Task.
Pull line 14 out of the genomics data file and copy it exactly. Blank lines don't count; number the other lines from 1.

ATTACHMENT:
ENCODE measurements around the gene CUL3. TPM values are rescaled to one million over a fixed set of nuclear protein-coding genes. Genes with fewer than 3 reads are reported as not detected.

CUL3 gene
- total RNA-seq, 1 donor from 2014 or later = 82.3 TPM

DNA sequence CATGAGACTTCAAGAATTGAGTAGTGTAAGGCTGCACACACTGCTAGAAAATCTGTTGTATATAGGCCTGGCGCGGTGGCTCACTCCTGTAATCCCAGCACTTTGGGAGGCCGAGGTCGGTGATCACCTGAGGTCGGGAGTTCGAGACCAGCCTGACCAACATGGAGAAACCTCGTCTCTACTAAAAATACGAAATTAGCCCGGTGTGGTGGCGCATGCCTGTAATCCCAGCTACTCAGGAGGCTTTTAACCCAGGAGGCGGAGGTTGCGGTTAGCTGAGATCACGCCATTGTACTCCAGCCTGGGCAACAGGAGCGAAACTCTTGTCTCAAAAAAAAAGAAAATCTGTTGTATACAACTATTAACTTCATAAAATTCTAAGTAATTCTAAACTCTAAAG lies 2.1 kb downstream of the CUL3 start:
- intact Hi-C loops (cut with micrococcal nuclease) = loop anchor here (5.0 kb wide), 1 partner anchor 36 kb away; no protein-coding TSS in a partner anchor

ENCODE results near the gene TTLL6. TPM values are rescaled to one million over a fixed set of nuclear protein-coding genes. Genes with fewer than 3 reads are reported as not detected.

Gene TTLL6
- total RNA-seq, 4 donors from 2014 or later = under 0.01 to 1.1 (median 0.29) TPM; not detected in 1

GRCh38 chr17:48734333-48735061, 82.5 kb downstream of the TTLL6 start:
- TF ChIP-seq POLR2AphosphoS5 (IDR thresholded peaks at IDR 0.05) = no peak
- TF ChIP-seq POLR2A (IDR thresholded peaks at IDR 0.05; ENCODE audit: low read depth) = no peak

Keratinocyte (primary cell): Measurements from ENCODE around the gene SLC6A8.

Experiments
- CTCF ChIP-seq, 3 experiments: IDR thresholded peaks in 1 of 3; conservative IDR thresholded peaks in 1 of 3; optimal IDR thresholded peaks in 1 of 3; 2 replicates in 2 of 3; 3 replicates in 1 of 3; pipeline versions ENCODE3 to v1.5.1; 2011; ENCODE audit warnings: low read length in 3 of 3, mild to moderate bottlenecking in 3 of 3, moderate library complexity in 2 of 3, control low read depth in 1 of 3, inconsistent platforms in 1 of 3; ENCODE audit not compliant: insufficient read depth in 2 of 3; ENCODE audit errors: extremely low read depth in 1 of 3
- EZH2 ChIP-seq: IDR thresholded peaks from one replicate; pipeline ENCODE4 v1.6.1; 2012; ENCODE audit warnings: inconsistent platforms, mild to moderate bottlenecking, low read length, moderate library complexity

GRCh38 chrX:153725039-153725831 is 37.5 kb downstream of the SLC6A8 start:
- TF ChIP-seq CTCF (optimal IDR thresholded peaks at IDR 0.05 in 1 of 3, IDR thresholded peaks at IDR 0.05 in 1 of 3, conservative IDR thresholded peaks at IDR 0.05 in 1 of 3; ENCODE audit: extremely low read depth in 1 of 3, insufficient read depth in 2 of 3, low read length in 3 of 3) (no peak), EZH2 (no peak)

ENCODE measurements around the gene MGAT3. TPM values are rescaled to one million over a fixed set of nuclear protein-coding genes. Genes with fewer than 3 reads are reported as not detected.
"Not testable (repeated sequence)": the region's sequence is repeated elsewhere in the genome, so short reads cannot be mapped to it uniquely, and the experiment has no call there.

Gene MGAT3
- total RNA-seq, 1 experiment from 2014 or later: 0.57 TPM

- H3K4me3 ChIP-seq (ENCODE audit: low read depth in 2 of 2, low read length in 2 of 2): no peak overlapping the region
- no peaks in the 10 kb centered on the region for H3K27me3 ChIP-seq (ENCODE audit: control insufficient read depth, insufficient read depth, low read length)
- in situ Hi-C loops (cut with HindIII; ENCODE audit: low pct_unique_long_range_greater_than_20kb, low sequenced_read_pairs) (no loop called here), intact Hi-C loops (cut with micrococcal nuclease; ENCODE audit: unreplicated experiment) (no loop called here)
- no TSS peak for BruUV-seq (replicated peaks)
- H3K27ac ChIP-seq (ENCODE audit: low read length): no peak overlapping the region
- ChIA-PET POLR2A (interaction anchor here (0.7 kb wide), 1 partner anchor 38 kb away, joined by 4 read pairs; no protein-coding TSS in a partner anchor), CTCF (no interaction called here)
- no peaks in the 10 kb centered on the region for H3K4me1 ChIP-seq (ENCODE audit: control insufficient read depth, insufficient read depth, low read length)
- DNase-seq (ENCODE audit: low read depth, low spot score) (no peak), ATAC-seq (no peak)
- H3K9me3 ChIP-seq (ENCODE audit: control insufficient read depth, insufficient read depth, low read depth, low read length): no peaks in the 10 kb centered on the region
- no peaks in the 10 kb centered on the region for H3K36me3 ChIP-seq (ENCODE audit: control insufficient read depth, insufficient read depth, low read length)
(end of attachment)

- CTCF ChIP-seq, 3 experiments: IDR thresholded peaks in 1 of 3; conservative IDR thresholded peaks in 1 of 3; optimal IDR thresholded peaks in 1 of 3; 2 replicates in 2 of 3; 3 replicates in 1 of 3; pipeline versions ENCODE3 to v1.5.1; 2011; ENCODE audit warnings: low read length in 3 of 3, mild to moderate bottlenecking in 3 of 3, moderate library complexity in 2 of 3, control low read depth in 1 of 3, inconsistent platforms in 1 of 3; ENCODE audit not compliant: insufficient read depth in 2 of 3; ENCODE audit errors: extremely low read depth in 1 of 3